Virgo singularis, Inter omnes mitis, Nos culpis solutos, Mites fac et castos.
Vitam præsta puram, Iter para tutum, Ut videntes Jesum Semper collætemur.
Sit laus Deo Patri, Summo Christo decus, Spiritui Sancto, Tribus honor unus. Amen.
Hail, star of the sea, bountiful mother of God and ever Virgin, happy gate of heaven.
Taking that Ave from the mouth of Gabriel, preserve us in peace, giving Eve a new name.
Loose the chains of the bound, bring light to the blind, drive out our ills, invoke all things good.
Show thyself to be a mother, may he who was born for us receive our prayers through thee.
Singular virgin, more gentle than all, absolve us from sin and make us gentle and pure.
Grant us a pure life, prepare a safe way, that in seeing Jesus we may rejoice for ever.
Praise be to God the Father, glory to Christ on high, and with the Holy Spirit honour to the three in one. Amen.
Learn more about the three most prominent Marian sacramentals: the Holy Rosary, the Brown Scapular, the Miraculous Medal.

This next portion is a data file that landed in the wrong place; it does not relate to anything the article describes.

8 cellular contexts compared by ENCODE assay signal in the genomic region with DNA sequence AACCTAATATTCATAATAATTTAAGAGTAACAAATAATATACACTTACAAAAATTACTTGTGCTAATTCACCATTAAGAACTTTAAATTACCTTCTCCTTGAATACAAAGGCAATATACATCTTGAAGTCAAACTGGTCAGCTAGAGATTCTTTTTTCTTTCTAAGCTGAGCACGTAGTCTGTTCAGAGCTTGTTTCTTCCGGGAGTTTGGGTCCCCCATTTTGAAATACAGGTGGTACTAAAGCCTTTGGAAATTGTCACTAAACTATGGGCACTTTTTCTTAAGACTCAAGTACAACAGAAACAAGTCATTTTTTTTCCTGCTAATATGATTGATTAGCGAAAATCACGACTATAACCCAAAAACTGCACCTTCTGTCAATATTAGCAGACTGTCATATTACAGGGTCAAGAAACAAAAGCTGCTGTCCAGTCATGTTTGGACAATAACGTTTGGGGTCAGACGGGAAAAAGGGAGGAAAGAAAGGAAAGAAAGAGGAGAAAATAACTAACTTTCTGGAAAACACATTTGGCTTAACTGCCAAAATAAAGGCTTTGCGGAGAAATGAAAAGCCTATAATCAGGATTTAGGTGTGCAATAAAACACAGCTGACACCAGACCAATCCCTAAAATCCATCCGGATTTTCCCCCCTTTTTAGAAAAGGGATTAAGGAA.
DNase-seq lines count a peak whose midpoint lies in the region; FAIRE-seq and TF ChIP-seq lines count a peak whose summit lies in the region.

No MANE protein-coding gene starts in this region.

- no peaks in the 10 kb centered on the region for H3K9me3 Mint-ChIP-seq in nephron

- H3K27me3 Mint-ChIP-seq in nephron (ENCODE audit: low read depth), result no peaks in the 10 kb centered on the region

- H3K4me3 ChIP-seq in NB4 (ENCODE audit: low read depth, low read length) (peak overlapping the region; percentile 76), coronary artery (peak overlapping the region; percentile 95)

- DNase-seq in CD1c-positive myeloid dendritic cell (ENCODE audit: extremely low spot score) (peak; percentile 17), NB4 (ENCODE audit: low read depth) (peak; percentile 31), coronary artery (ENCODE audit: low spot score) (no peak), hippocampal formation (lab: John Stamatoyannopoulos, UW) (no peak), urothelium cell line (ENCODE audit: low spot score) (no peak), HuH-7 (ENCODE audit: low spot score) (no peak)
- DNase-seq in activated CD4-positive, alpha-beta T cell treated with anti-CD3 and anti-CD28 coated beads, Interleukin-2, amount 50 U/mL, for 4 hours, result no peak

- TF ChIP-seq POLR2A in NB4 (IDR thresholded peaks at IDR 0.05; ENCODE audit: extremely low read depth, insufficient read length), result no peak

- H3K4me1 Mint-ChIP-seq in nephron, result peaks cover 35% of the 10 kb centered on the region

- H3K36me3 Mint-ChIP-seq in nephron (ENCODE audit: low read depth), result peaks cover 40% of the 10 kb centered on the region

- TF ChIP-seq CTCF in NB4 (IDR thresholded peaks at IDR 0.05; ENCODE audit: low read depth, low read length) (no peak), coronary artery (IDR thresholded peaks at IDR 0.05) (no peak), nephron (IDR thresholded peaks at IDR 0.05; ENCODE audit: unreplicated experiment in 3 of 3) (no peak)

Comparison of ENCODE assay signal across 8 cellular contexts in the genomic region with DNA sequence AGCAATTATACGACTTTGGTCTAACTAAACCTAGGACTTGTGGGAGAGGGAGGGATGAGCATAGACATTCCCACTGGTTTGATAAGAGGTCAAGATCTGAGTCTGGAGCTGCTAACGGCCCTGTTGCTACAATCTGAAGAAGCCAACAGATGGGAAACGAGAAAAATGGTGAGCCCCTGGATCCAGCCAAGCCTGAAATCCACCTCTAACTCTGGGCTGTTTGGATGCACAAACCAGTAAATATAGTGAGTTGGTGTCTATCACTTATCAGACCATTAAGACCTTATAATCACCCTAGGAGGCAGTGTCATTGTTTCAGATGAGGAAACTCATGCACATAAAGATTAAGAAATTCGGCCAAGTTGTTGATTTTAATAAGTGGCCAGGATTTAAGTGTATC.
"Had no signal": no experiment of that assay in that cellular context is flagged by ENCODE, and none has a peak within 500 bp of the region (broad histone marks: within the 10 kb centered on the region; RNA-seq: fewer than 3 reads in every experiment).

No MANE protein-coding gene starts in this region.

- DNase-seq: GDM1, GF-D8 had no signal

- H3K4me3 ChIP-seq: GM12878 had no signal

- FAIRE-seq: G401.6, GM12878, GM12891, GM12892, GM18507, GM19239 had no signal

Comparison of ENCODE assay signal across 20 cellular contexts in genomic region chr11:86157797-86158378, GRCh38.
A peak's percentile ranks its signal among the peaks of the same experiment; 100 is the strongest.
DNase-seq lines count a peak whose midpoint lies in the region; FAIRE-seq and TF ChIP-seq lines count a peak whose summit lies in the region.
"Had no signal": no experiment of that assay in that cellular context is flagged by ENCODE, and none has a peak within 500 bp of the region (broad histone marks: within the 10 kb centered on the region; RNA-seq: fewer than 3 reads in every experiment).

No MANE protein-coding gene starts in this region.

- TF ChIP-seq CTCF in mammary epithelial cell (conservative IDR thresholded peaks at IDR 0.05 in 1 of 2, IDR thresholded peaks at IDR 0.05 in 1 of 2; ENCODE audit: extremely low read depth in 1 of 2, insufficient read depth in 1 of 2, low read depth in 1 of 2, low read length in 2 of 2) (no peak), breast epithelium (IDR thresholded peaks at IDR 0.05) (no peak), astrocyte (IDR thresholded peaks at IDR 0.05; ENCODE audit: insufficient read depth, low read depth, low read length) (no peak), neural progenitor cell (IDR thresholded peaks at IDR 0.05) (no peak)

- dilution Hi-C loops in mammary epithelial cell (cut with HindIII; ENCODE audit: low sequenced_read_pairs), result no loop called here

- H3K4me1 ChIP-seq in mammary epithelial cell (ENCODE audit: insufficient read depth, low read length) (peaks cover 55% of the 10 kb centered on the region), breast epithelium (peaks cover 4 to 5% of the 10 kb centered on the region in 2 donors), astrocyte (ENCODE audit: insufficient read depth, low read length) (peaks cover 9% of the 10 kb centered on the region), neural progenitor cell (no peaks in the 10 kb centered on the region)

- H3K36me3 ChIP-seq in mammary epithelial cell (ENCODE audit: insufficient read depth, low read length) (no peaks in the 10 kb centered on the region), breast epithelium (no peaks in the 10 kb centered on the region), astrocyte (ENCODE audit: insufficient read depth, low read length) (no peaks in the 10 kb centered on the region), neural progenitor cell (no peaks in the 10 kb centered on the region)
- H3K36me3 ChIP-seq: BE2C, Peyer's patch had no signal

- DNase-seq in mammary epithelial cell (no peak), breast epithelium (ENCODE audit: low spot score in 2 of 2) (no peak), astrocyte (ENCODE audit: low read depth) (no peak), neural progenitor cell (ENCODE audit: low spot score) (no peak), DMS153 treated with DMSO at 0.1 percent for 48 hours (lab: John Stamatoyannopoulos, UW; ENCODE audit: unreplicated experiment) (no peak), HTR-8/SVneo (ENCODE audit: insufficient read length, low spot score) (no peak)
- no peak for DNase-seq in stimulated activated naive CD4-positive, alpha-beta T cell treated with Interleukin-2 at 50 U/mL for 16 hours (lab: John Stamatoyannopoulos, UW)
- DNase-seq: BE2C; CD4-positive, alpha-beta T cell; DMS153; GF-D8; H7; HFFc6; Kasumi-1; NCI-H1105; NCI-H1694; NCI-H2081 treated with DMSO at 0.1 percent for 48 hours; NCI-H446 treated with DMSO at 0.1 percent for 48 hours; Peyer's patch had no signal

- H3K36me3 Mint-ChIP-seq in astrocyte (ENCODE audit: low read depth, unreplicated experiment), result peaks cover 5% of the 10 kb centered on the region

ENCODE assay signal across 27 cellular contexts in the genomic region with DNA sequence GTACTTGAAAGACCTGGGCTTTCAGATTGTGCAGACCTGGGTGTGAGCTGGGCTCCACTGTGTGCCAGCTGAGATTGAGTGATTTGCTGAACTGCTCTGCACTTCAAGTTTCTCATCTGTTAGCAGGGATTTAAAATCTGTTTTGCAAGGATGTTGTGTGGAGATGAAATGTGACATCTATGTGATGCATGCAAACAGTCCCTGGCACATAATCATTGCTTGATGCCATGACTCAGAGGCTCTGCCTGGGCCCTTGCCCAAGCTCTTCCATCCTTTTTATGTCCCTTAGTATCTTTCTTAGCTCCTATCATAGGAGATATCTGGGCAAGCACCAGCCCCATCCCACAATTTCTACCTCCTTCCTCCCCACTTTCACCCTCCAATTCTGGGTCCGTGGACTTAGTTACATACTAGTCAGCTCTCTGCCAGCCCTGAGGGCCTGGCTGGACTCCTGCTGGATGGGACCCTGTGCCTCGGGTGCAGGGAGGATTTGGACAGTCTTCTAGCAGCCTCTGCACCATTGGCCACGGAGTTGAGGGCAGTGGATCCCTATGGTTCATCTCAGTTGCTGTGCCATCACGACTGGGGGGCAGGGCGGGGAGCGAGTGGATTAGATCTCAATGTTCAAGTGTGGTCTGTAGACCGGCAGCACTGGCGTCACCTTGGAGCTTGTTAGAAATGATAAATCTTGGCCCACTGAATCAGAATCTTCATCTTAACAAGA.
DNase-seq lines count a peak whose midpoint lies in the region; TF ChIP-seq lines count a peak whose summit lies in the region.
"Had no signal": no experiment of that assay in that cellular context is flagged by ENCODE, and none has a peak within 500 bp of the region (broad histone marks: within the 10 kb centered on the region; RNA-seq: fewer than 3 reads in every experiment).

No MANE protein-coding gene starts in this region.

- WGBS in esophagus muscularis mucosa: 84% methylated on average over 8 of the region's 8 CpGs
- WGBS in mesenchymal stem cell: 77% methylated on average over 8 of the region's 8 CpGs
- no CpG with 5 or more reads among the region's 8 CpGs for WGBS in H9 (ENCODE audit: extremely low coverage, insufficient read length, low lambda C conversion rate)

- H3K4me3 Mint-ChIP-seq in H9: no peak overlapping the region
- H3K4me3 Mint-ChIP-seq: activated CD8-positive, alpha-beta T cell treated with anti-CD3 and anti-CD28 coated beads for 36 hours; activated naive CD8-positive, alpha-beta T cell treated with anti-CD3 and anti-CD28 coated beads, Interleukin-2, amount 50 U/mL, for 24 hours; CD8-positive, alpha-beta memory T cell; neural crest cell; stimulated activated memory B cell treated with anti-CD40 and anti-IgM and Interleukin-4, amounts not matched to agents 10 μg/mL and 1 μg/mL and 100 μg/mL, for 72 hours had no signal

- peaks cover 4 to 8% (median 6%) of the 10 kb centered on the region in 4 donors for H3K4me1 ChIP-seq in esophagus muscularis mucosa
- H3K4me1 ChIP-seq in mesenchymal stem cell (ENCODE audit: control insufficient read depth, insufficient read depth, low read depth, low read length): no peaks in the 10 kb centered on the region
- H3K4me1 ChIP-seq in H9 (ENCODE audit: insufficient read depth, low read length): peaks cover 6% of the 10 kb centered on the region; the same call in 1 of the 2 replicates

The very first vision of Mary that we encounter, as we retrace the journey of the central characters in The Lord of the Rings, occurs as Frodo, Sam, and Pippin are being hunted by what they know only as a Black Rider—who (they will eventually learn) is one of the Nine Ringwraiths, the most fearsome servants of Sauron, the Dark Lord. They are in the gravest peril they could possibly be in Middle-earth, short of encountering the Enemy himself. They are saved by an unexpected, providential meeting with a group of Elves, who are on their way westward through the Shire, but when they hear of the hobbits’ plight they agree to take them into their company for the night. Very significantly, it is when Frodo hears them speaking the name of Elbereth that he recognizes them as High Elves, the most holy of the peoples of Middle-earth: “‘These are High Elves! They spoke the name of Elbereth!’ said Frodo in amazement.”